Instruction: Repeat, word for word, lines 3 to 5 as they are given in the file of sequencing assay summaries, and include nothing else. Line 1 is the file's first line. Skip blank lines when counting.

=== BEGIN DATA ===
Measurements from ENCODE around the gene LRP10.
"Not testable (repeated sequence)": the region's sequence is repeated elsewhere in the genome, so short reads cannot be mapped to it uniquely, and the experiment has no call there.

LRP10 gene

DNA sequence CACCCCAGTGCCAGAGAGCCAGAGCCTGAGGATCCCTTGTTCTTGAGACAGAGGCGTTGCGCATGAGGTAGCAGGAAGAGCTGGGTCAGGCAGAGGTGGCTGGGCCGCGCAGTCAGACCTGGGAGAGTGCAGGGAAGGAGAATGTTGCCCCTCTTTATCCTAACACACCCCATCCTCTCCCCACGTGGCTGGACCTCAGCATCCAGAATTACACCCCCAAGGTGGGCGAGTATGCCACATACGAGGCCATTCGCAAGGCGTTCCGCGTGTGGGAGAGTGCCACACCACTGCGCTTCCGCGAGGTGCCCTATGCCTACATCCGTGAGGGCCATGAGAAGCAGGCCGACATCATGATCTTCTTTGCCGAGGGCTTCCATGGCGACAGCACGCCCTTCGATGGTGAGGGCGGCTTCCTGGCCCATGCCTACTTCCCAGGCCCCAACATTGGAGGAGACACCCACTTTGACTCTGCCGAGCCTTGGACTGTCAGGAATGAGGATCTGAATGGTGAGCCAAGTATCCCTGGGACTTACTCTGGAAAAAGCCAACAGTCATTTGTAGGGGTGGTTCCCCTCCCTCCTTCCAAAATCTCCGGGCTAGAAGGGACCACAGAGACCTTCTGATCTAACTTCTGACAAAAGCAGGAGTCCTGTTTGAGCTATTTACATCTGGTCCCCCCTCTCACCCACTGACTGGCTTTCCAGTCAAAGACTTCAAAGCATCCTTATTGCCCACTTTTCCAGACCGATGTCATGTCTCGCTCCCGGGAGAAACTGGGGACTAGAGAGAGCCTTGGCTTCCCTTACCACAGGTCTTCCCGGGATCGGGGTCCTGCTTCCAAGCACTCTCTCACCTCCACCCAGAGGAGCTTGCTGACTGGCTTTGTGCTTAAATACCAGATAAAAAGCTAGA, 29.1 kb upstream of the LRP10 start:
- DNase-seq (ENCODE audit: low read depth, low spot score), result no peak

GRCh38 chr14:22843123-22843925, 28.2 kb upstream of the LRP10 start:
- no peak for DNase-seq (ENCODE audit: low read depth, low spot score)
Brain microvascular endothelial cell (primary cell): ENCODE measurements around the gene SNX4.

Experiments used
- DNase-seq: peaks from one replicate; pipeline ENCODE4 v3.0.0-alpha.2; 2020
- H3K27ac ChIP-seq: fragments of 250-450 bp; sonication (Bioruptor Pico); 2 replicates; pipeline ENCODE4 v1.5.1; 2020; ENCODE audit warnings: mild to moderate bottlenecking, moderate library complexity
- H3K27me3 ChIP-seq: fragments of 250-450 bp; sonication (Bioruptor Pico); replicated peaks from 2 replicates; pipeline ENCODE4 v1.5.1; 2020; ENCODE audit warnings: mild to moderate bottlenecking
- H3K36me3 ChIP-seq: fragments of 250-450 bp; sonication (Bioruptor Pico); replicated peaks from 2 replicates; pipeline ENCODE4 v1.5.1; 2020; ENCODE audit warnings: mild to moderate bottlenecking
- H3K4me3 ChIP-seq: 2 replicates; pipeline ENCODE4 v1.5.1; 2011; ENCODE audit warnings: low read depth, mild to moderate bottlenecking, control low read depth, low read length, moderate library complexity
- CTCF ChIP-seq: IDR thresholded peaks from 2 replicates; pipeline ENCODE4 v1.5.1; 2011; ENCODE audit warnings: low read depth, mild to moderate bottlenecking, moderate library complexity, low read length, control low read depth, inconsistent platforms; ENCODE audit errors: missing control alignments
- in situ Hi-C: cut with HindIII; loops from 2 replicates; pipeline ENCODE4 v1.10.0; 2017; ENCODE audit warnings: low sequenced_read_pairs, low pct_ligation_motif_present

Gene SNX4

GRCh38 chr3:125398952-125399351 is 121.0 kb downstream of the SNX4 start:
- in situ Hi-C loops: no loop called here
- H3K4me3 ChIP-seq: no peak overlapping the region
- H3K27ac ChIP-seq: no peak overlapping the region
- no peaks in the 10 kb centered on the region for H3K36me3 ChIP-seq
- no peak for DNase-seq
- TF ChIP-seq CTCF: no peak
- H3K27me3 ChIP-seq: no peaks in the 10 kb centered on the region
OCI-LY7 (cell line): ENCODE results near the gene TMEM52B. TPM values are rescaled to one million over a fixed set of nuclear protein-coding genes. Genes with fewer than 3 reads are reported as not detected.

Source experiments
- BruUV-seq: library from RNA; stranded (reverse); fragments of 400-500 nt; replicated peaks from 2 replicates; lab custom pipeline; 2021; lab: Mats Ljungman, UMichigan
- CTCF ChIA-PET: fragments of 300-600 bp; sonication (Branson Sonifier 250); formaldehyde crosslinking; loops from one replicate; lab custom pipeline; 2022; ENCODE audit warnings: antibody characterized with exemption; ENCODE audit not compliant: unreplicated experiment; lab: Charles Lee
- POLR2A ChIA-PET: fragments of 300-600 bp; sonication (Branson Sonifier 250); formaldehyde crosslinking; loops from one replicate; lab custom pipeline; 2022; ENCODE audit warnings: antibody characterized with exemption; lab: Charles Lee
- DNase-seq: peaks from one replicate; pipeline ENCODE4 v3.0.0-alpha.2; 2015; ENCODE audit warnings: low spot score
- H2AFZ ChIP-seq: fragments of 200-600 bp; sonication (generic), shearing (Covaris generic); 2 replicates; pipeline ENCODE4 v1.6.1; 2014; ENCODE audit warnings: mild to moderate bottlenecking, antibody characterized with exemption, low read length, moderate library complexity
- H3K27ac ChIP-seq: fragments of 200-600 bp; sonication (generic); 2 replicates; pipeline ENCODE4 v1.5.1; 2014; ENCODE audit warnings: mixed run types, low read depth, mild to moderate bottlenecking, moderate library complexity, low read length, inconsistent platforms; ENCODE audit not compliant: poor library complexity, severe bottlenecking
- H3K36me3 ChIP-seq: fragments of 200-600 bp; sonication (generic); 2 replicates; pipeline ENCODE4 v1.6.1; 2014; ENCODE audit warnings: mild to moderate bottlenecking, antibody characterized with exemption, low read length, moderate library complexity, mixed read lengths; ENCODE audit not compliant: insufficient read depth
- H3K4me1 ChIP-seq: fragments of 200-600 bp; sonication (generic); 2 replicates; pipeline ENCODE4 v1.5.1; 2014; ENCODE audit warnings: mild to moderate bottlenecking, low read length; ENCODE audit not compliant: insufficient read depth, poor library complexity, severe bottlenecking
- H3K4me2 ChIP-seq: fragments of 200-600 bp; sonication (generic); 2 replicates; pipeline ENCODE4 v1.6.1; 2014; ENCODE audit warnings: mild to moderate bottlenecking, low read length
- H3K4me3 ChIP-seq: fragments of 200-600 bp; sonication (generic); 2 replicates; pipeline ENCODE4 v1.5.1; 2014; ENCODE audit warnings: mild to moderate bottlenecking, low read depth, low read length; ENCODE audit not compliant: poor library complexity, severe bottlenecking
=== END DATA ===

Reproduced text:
LRP10 gene

DNA sequence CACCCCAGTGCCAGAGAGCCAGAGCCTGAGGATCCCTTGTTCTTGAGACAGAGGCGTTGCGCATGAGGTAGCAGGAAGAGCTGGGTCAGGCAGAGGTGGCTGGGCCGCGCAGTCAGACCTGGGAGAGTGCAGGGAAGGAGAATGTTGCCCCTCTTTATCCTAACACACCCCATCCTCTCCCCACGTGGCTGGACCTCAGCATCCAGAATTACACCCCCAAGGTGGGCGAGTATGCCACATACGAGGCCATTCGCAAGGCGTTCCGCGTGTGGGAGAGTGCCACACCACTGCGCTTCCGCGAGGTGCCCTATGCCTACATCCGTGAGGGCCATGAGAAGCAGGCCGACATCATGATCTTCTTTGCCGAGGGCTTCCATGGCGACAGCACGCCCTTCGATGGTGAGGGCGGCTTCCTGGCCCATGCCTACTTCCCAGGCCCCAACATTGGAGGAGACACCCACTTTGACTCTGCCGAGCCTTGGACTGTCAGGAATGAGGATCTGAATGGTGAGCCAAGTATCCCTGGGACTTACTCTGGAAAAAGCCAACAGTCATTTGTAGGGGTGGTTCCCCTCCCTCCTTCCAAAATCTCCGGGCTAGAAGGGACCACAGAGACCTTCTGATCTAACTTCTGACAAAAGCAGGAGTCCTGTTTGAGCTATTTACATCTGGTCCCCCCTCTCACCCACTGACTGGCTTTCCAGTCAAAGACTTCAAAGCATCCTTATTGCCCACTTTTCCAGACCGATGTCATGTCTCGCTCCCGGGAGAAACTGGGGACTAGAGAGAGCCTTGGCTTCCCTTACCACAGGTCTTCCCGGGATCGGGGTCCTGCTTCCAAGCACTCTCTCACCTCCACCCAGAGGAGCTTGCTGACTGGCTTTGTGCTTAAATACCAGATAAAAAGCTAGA, 29.1 kb upstream of the LRP10 start:
- DNase-seq (ENCODE audit: low read depth, low spot score), result no peak